The next day, Xiao Lu goes out to lunch with her boyfriend Tan Yi Xin. Over hot pot table, she breaks up with him, explaining that it is her nature to be extremely receptive to new things. The problem with that is, her curiosity wanes just as quickly. She’s grown tired of being with him, now she wants a change. Besides, he is a wonderful person, he deserves better women. Yi Xin is stunned. After making sure Xiao Lu isn’t just joking around, he asserts that from his understanding, she is not the insensitive girlfriend that she pretends to be and reasons that there must be a greater driving force than simply “losing interest”. “If there is something, I am here for you,” he remarks with such determination,that Xiao Lu is reduced to tears. Yet it doesn’t change her decision.
April 6, the happiest raining day. I told myself that if this boy introduces himself to me, I will be his girlfriend.
Yin Xin: “It may seem abrupt for me to say this, but… can you be my girlfriend?”
Xiao Lu: =]
Xiao Lu: “Dear god! Xiao Lu and Yi Xin are finally going on vacation together, please, please don’t rain tomorrow! Please don’t rain tomorrow, don’t rain tomorrow, don’t rain tomorrow…”
Yi Xin: “Yesterday, you said ‘don’t rain tomorrow’ 18 times; so KABOOM out came 18 teru teru bozu (晴天娃娃) to make sure today is a sunny day.”
“Another day of fish?” “I didn’t make it for the taste, I want you to recover. Now eat this.” Mother Cheng shoves another spoonful of fish soup down Ah Yue’s throat. He grimaces at her and swallows it. For the next month, Cheng Yue spends everyday at the hospital going through rehab, trying to regain the agility of his right hand. Rui Shan stays with him, watches over him, encourages him, yet her presence isn’t enough to provide him the console he needs. His condition is improving, but not fast enough for Juilliard.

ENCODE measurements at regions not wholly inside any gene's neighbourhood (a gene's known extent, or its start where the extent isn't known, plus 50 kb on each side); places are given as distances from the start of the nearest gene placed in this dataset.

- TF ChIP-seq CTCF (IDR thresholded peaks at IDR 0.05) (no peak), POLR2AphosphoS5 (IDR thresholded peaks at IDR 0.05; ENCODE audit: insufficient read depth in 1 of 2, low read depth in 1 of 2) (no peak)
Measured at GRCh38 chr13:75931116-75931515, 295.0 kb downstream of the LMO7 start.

Rui Shan is worried about Ah Yue, so she pays the doctor a private visit to further inquire Ah Yue’s hand. When she is informed that Ah Yue may never play piano again, she nearly loses a grip of herself. She runs into Li Shi Chuan, a friend and an admirer, and explains her state of agitation. He shakes her to clam her down, when that has failed, he reflexively leans forward and forcefully kisses her full on the mouth. She struggles to get free from his grip, but not fast enough to not be seen and misinterpret by Ah Yue, who is already troubled over his slow recovery.
When a disillusioned Ah Yue returns home and faces his angry mom’s castigation, his temper finally erupts like a volcano. Hurtful words are hurtled back and forth, silence retreated into, and finally, after two weeks of contemplation, Ah Yue grabs his bags and leaves Taiwan.
When Rui Shan hears of Ah Yue’s departure, she chases after the bus he’s seated in and gives him a box — the man’s watch of a pair of matching couple watch she purchased on the day they agreed to meet at the beach — then she watches as he is driven further and further away from her.
Two years later in Shanghai, Ah Yue and Xiao Lu are to meet again.
In this strange city, surrounded by strangers, both Xiao Lu and Ah Yue have found a safe harbor to rest their lonely hearts. Xiao Lu works as a photographer for a corporation, generating creative ideas and designs for the company; Ah Yue utilizes his familiarity with music and gets himself employed as a piano teacher for a music school.